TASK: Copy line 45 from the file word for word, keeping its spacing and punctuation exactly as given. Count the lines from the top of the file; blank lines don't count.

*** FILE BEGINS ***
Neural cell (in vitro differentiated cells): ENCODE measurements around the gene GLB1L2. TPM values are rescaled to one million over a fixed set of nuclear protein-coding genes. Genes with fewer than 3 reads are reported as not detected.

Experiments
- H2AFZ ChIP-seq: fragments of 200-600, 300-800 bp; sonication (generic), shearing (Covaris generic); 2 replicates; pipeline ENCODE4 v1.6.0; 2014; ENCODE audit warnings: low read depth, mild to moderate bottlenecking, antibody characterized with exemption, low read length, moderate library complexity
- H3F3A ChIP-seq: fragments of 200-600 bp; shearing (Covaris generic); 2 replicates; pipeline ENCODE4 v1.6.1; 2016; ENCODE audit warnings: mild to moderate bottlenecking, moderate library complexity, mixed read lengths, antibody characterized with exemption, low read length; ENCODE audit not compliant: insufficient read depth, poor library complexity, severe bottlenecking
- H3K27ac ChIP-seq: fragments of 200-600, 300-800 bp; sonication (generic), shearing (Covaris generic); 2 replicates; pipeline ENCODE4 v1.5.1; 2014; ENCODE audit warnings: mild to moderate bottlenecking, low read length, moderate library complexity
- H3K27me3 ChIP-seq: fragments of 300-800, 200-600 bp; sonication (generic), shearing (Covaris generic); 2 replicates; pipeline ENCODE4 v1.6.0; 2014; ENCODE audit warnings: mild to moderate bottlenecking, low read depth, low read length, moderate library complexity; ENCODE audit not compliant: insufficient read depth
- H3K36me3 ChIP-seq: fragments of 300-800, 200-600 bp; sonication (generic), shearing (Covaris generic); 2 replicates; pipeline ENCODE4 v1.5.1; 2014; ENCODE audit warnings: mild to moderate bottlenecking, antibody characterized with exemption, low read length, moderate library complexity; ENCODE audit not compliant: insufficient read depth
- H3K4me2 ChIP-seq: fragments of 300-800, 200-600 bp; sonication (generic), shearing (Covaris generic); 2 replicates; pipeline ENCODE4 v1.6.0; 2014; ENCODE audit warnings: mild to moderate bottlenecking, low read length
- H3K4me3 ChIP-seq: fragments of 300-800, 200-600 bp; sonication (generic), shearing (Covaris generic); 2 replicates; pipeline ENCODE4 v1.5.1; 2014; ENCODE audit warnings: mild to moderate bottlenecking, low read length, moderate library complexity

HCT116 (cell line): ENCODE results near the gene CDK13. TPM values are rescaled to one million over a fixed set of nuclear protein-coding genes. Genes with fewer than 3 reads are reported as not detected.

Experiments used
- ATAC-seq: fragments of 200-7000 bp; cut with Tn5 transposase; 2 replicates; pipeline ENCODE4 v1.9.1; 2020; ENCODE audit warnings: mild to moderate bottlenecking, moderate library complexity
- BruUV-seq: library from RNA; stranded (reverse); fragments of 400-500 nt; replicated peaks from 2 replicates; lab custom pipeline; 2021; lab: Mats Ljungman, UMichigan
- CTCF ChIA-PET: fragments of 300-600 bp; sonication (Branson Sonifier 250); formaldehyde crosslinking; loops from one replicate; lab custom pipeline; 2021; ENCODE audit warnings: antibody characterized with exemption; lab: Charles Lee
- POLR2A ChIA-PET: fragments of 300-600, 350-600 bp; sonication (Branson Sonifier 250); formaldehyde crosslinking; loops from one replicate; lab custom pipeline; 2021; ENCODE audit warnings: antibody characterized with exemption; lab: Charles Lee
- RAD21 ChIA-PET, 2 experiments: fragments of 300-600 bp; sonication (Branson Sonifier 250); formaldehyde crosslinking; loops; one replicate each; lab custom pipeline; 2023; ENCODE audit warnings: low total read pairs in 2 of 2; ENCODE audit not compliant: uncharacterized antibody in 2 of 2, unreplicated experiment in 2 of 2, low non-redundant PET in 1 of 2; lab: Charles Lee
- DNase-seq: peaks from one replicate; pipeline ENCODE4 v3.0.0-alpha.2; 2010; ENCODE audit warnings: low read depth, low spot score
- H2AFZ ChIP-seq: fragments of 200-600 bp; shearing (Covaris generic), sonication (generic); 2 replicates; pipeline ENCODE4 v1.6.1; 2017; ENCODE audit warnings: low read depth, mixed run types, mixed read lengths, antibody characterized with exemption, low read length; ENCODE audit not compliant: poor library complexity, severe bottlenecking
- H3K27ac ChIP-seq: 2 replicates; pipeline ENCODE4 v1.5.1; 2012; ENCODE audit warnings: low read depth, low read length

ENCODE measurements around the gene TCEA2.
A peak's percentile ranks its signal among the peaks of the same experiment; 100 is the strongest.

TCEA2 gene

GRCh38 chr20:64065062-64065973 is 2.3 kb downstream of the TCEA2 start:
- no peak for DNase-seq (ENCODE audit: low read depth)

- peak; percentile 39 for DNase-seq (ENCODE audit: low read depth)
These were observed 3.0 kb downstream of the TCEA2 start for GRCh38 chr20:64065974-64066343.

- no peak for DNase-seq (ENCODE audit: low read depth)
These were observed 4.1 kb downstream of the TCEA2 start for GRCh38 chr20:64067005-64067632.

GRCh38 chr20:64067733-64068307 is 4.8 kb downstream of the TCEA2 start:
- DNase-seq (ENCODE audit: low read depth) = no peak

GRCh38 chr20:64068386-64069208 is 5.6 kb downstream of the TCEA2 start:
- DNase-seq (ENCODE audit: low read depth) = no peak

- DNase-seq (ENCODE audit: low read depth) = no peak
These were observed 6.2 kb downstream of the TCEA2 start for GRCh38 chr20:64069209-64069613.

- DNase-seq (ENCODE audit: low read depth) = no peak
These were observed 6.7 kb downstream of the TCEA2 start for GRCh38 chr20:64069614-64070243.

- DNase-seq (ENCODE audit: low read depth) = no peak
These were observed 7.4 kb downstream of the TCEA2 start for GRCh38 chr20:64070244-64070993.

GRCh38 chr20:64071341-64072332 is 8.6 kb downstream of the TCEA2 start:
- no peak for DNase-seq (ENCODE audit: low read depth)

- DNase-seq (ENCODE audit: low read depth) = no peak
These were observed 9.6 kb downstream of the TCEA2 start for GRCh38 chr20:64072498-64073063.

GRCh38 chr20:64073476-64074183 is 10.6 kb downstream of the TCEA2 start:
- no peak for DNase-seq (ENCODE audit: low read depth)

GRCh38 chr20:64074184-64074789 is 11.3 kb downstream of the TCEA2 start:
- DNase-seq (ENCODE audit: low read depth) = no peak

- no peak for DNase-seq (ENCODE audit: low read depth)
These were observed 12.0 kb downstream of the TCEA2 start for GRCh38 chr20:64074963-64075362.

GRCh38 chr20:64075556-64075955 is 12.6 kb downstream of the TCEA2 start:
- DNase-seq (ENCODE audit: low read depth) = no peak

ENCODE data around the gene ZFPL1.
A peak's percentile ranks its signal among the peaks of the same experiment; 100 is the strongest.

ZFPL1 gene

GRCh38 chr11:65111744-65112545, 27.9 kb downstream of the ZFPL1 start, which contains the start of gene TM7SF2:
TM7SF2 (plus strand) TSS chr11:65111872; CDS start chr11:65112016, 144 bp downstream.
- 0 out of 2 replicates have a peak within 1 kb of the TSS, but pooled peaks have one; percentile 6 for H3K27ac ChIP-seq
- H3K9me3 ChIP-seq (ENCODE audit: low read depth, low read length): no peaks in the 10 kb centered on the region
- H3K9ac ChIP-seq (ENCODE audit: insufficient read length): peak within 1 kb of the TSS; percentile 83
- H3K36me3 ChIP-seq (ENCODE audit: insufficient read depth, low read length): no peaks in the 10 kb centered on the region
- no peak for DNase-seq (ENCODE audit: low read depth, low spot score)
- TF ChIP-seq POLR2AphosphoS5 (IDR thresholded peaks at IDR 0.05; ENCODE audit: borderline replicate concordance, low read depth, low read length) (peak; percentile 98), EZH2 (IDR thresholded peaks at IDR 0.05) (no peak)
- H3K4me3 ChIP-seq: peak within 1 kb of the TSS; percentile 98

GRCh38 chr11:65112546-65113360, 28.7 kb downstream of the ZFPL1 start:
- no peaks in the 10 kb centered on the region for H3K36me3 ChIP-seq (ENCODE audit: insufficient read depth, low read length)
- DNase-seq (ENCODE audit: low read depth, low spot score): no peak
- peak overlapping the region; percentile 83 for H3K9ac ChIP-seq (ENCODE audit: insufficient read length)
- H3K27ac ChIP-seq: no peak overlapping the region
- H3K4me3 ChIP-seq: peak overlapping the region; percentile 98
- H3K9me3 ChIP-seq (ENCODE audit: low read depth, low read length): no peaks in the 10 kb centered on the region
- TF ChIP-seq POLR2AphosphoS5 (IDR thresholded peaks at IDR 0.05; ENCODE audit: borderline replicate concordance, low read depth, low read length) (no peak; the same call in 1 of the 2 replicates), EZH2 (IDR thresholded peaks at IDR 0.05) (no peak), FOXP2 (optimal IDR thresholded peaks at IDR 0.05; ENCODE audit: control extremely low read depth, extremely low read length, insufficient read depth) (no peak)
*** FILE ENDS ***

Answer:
GRCh38 chr20:64074184-64074789 is 11.3 kb downstream of the TCEA2 start: